if you want the best plants sooner or later your going to have to discover Beneficial Microbes.

If you want the best plants sooner or later your going to have to discover Beneficial Microbes.

It’s called Korean Natural Farming and it is intriguing to think that what you can’t see can be harvested and multiplied and reintroduced and have an amazing effects on your Plants health and Yours too!  Here is a good introductory on this important subject that is garnering alot of attention these days.

Article on Beneficial Microbes – Nursery Management Magazine


The below text was printed in the July edition of Nursery Management Magazine.

Nursery Management asked Josiah Shelton Hunt, the founder of Hawaii Biochar Products, to explain the role of beneficial microbes in plant health. These biological wonders can help fight off pathogens and improve a plant’s ability to access water.

What are beneficial microbes?

A. In the context of plant growth, the term “beneficial microbes” refers to those microbes that benefit plant growth and health, opposed to the well-known pathogens such as powdery mildew, Phytophthora and the gang. What role do they play in plant health?

A. Beneficial microbes can aid in assimilation of raw nutrients, protection from pathogenic microbes, extending of plants’ ability to access water and nutrients, and other interesting phenomena. Where can you find beneficial microbes (i.e. in the soil, on roots, etc.)

A. Beneficial microbes can be found in the soil, plant roots, plant surfaces and even within the plant’s body (root nodules and mycorrhizal relationships). They are literally everywhere, but then again, so are the pathogens, so how might you select for beneficial rather than detrimental microbes? This is an art. Here in Hawaii, a series of techniques, recipes and philosophies known as Korean natural farming has become popular. One particular recipe includes using rice wash (the water after rinsing it) and milk to make a concentrated group of beneficial bacteria. So why the rice wash? I looked into it a bit more and discovered that it was bringing a beneficial strain of Bacillus subtilis to the mix. Are they naturally occurring in growing media or field soil?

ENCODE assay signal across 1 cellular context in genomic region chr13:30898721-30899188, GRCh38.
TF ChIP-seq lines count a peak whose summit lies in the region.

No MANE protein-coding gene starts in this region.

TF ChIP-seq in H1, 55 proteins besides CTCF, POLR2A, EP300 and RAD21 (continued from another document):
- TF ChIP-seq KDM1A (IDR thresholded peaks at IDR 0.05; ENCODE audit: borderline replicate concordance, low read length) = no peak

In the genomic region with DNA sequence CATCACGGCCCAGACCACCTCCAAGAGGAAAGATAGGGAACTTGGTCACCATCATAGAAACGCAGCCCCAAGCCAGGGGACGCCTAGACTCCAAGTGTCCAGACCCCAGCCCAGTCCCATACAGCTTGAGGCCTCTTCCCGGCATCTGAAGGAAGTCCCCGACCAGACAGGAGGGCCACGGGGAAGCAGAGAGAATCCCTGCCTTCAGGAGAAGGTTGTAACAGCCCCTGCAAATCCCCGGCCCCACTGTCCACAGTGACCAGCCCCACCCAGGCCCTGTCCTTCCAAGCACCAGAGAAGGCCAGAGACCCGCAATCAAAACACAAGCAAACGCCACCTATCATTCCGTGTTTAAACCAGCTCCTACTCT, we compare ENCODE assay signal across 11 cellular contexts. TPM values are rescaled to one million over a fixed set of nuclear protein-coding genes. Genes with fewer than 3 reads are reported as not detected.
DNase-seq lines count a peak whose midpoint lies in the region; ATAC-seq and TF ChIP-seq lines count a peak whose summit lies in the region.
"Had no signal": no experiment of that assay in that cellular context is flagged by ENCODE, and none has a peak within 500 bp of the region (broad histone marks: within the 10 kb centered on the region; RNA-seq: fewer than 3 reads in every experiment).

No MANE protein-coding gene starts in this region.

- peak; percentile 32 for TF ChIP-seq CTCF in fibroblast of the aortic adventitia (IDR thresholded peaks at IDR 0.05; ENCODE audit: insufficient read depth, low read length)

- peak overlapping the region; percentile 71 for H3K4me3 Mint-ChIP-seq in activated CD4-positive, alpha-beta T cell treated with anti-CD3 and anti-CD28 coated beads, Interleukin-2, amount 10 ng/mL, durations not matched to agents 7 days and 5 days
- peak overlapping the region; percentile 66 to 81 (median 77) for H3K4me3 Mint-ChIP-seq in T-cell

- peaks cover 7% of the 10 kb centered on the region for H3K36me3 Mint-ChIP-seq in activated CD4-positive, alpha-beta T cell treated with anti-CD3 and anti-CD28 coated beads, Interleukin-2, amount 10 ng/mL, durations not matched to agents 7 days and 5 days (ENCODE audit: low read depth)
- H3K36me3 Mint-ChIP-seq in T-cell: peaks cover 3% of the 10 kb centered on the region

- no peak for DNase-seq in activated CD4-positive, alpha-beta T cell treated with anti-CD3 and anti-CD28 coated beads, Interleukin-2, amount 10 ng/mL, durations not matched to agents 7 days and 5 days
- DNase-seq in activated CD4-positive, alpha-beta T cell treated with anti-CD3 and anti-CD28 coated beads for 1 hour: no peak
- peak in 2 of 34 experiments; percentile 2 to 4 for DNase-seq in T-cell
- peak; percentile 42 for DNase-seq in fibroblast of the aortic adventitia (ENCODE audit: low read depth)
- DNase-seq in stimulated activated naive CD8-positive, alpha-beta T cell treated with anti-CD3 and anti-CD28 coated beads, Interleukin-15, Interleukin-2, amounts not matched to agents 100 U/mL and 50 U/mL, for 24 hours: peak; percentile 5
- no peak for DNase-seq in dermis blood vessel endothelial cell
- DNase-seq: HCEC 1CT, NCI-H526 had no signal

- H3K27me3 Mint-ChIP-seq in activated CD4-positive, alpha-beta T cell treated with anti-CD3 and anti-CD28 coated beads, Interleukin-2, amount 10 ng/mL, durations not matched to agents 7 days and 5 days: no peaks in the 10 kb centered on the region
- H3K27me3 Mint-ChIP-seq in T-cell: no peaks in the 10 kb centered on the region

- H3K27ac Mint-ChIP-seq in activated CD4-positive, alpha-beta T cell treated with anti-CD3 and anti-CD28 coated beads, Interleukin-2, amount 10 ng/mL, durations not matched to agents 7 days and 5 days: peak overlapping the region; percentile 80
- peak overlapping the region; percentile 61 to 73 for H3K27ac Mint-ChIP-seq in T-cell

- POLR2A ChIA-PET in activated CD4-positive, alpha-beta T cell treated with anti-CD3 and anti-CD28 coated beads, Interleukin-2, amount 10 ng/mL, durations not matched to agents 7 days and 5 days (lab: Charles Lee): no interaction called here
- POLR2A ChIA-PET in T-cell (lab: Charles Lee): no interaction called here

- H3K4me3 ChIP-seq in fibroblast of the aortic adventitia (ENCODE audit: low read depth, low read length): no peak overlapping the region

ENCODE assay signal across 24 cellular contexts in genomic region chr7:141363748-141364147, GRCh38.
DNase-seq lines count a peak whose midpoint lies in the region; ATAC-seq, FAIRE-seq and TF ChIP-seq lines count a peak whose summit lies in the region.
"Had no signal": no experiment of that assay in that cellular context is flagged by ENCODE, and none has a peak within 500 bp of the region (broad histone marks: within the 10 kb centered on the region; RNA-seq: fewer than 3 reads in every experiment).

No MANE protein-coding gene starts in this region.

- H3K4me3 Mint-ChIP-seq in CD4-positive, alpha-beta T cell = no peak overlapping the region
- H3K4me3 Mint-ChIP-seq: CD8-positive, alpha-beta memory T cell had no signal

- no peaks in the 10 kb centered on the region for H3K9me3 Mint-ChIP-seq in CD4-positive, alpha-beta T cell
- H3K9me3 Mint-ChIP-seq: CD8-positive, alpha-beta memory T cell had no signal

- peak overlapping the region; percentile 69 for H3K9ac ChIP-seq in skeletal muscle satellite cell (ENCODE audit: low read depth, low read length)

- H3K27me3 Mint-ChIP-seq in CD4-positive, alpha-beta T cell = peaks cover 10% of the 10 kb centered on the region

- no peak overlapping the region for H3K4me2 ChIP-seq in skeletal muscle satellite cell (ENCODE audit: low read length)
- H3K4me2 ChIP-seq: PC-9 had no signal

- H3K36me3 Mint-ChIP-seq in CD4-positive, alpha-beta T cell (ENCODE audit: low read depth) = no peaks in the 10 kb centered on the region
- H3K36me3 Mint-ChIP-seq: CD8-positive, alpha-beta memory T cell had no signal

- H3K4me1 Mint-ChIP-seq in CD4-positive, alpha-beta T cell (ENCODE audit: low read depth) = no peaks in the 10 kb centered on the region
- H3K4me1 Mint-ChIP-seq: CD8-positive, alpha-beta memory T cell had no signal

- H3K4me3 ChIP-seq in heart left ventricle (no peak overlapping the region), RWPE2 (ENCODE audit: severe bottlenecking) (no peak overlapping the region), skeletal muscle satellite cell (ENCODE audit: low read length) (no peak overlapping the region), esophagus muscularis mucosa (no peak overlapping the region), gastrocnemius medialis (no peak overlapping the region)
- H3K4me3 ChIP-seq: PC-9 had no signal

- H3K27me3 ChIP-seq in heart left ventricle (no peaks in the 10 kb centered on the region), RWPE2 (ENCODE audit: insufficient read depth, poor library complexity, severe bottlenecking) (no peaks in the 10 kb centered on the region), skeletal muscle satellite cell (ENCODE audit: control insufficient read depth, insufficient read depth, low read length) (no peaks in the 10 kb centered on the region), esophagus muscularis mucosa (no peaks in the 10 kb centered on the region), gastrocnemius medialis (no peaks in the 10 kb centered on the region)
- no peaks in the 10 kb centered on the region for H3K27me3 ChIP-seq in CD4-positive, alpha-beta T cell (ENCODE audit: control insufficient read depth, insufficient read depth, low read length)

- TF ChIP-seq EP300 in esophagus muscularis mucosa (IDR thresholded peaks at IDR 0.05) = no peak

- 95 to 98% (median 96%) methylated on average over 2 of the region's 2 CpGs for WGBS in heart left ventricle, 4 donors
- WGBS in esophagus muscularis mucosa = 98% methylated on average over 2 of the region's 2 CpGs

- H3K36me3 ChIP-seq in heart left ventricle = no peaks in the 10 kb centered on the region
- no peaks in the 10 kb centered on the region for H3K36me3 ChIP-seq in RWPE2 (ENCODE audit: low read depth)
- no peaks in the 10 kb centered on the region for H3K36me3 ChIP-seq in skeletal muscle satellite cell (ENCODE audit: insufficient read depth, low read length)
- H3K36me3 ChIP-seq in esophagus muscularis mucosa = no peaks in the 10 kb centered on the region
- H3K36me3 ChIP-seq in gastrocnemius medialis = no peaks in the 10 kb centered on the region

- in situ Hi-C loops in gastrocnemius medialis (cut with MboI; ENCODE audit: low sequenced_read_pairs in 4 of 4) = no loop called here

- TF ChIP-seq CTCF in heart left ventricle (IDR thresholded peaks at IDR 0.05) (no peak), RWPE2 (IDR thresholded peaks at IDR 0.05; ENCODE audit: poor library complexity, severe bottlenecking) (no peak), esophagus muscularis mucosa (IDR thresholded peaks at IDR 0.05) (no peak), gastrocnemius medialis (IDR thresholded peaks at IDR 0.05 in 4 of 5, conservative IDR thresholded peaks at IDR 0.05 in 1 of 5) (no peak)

A. In natural systems, plant surfaces both above and below the ground, are literally covered with microorganisms. It is different in man-made systems where growing media can often begin virtually devoid of microorganisms important in plant growth and health. While sterilization assures that there will be no pathogens, it also leaves the media without beneficial microbes. As it will eventually become home to a population of microorganisms, it is wise to actively choose your species at this time.

Beneficial microbes can be found in field soil. The diversity and density depends on environmental factors and cultural practice in the field. While some fields with cultural practices that embrace healthy soil biology may have sufficient populations, most will show a benefit by actively incorporating and cultivating beneficial microbes. Is it possible to increase the amount of beneficial microbes in container or field-grown ornamentals?

A. Yes. First step is to consider soil biology when choosing potting media or preparing field soil. Second is to actively incorporate beneficial microorganisms suited to your habitat and crop. Another important way to increase the beneficial microbes is to use inputs that will stimulate them such as organic material based fertilizers and foliar sprays.

At any given moment there is a dynamic balance between several dozen to several thousand species of microorganisms surrounding your plants. There is an art in tilting that balance to your favor and it is proving to be a highly advantageous skill to have. Is it possible to kill off beneficial microbes? How?